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||5 years ago|
|test||5 years ago|
|LICENSE.txt||5 years ago|
|MANIFEST.in||5 years ago|
|Makefile.win||5 years ago|
|PKG-INFO||5 years ago|
|README.txt||5 years ago|
|TODO.txt||5 years ago|
|build.py||5 years ago|
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|setup.py||5 years ago|
|which.py||5 years ago|
which.py -- a portable GNU which replacement
Download the latest which.py packages from here:
Home : http://trentm.com/projects/which/
License : MIT (see LICENSE.txt)
Platforms : Windows, Linux, Mac OS X, Unix
Current Version : 1.1
Dev Status : mature, has been heavily used in a commercial product for
over 2 years
Requirements : Python >= 2.3 (http://www.activestate.com/ActivePython/)
I have moved hosting of `which.py` from my old [Starship
pages](http://starship.python.net/~tmick/) to this site. These starter
docs have been improved a little bit. See the [Change Log](#changelog)
below for more.
**WARNING**: If you are upgrading your `which.py` and you also use my
[process.py](../process/) module, you must upgrade `process.py` as well
because of the `_version_/__version__` change in v1.1.0.
`which.py` is a small GNU-which replacement. It has the following
- it is portable (Windows, Linux, Mac OS X, Un*x);
- it understands PATHEXT and "App Paths" registration on Windows
(i.e. it will find everything that `start` does from the command shell);
- it can print all matches on the PATH;
- it can note "near misses" on the PATH (e.g. files that match but may
not, say, have execute permissions); and
- it can be used as a Python module.
I also would be happy to have this be a replacement for the `which.py` in the
Python CVS tree at `dist/src/Tools/scripts/which.py` which is
Unix-specific and not usable as a module; and perhaps for inclusion in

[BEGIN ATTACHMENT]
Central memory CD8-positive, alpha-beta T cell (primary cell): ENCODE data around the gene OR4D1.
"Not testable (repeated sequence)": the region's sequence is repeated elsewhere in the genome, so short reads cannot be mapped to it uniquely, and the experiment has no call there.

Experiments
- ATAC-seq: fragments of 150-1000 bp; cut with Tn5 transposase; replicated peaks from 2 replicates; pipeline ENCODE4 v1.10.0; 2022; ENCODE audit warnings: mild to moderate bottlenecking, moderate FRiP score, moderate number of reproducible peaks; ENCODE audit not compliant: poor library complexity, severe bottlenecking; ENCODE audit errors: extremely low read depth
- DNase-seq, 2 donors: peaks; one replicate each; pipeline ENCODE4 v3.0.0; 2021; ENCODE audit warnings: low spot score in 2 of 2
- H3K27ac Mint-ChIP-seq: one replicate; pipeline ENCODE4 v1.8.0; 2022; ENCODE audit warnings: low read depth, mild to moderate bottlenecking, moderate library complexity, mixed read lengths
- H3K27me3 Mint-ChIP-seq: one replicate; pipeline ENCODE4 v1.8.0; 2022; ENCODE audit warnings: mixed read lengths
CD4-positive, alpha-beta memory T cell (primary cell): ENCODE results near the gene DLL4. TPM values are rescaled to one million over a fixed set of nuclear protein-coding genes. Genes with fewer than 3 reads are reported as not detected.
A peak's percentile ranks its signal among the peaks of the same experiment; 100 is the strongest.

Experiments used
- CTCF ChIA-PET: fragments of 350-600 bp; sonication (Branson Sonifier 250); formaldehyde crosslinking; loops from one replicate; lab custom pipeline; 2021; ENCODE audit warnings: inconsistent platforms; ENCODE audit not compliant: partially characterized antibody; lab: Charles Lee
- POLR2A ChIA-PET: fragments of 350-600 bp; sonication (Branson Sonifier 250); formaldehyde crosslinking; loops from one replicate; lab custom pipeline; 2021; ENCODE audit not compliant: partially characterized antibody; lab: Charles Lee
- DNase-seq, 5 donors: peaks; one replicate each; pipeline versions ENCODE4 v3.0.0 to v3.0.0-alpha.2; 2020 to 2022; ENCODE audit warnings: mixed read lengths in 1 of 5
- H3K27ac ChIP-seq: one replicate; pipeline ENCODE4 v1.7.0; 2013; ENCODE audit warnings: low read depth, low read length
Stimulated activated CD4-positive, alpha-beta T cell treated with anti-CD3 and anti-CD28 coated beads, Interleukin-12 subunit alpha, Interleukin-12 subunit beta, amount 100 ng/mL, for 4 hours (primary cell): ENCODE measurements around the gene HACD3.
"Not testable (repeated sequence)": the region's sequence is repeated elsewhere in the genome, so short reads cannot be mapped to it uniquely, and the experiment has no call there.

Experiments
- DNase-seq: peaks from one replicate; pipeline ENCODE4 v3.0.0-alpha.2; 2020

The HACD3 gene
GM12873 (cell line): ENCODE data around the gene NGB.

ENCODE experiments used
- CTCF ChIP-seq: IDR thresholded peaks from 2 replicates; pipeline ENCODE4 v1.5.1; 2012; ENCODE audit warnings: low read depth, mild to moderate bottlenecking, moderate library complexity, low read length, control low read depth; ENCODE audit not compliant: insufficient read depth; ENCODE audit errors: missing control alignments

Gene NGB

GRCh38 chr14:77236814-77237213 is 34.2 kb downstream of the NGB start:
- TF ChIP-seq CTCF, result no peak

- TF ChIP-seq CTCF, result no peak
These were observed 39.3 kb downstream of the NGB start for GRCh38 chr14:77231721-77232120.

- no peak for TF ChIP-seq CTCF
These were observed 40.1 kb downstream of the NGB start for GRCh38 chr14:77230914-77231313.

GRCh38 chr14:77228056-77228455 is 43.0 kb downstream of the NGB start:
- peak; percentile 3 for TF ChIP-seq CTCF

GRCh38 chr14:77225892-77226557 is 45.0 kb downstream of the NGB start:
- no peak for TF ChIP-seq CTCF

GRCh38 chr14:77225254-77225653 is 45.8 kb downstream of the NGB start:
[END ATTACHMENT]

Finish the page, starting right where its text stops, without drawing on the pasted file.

Please send any feedback to [Trent Mick](mailto:TrentM@ActiveState.com).
Download the latest `which.py` source package, unzip it, and run
`python setup.py install`:
python setup.py install
If your install fails then please visit [the Troubleshooting
`which.py` can be used both as a module and as a script. By default,
`which.py` will be installed into your Python's `site-packages`
directory so it can be used as a module. On *Windows only*, `which.py`
(and the launcher stub `which.exe`) will be installed in the Python
install dir to (hopefully) put `which` on your PATH.
On Un*x platforms (including Linux and Mac OS X) there is often a
`which` executable already on your PATH. To use this `which` instead of
your system's on those platforms you can manually do one of the
- Copy `which.py` to `which` somewhere on your PATH ahead of the system
`which`. This can be a symlink, as well:
ln -s /PATH/TO/site-packages/which.py /usr/local/bin/which
- Python 2.4 users might want to use Python's new '-m' switch and setup
alias which='python -m which'
or stub script like this:
python -m which $@
Currently the best intro to using `which.py` as a module is its module
documentation. Either install `which.py` and run:
take a look at `which.py` in your editor or [here](which.py), or read
on. Most commonly you'll use the `which()` method to find an
>>> import which